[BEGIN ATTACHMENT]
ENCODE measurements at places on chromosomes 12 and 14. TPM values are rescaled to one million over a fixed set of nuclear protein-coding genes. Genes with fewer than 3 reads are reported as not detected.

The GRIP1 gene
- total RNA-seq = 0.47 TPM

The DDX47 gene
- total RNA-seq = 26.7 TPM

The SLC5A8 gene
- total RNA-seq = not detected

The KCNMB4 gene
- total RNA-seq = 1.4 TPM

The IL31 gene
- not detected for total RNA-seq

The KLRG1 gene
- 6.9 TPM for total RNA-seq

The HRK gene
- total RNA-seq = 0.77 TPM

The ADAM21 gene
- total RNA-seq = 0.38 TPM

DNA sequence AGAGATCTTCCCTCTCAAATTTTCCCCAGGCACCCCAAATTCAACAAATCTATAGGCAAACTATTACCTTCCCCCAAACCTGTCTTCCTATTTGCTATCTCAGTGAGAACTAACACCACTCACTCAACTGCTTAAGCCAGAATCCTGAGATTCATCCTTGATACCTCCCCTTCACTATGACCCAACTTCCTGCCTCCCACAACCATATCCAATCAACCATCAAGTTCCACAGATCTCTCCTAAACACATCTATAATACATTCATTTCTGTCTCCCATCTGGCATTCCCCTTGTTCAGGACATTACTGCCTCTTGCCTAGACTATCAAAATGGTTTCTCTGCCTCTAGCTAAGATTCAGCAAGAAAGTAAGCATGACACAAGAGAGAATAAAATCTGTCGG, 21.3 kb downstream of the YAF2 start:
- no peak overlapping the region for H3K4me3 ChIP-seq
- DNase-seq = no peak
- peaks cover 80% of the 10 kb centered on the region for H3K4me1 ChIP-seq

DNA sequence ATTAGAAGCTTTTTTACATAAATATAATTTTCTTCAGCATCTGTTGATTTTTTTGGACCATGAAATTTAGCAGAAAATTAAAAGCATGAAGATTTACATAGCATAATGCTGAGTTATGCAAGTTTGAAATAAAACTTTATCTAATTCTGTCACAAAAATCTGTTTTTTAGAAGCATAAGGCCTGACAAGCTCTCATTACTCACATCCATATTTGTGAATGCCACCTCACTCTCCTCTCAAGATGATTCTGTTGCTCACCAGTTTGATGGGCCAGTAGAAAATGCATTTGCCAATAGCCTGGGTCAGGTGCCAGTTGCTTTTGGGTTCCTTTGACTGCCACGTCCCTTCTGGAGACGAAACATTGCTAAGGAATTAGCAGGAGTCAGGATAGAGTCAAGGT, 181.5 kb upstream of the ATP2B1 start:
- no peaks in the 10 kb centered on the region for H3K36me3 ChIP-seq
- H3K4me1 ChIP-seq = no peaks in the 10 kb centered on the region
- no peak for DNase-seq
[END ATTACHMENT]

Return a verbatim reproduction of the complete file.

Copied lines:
ENCODE measurements at places on chromosomes 12 and 14. TPM values are rescaled to one million over a fixed set of nuclear protein-coding genes. Genes with fewer than 3 reads are reported as not detected.

The GRIP1 gene
- total RNA-seq = 0.47 TPM

The DDX47 gene
- total RNA-seq = 26.7 TPM

The SLC5A8 gene
- total RNA-seq = not detected

The KCNMB4 gene
- total RNA-seq = 1.4 TPM

The IL31 gene
- not detected for total RNA-seq

The KLRG1 gene
- 6.9 TPM for total RNA-seq

The HRK gene
- total RNA-seq = 0.77 TPM

The ADAM21 gene
- total RNA-seq = 0.38 TPM

DNA sequence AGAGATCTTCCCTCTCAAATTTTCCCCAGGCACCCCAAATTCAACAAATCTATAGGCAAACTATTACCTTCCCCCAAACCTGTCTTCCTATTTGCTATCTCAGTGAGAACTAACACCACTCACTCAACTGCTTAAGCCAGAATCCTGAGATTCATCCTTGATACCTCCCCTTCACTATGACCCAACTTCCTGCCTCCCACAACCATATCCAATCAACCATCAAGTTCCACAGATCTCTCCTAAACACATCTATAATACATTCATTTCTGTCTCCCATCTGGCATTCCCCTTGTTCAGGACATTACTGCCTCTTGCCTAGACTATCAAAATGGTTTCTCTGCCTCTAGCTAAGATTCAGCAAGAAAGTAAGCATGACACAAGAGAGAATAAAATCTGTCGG, 21.3 kb downstream of the YAF2 start:
- no peak overlapping the region for H3K4me3 ChIP-seq
- DNase-seq = no peak
- peaks cover 80% of the 10 kb centered on the region for H3K4me1 ChIP-seq

DNA sequence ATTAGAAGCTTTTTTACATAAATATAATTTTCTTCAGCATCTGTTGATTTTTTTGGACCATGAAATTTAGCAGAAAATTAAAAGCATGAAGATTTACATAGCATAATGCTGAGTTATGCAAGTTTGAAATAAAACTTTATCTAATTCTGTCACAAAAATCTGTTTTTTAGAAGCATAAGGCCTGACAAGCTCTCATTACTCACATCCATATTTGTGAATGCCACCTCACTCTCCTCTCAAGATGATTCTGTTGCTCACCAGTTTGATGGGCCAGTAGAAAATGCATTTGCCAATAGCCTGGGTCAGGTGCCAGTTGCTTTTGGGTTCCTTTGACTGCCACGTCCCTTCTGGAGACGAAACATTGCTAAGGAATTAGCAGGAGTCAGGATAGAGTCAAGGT, 181.5 kb upstream of the ATP2B1 start:
- no peaks in the 10 kb centered on the region for H3K36me3 ChIP-seq
- H3K4me1 ChIP-seq = no peaks in the 10 kb centered on the region
- no peak for DNase-seq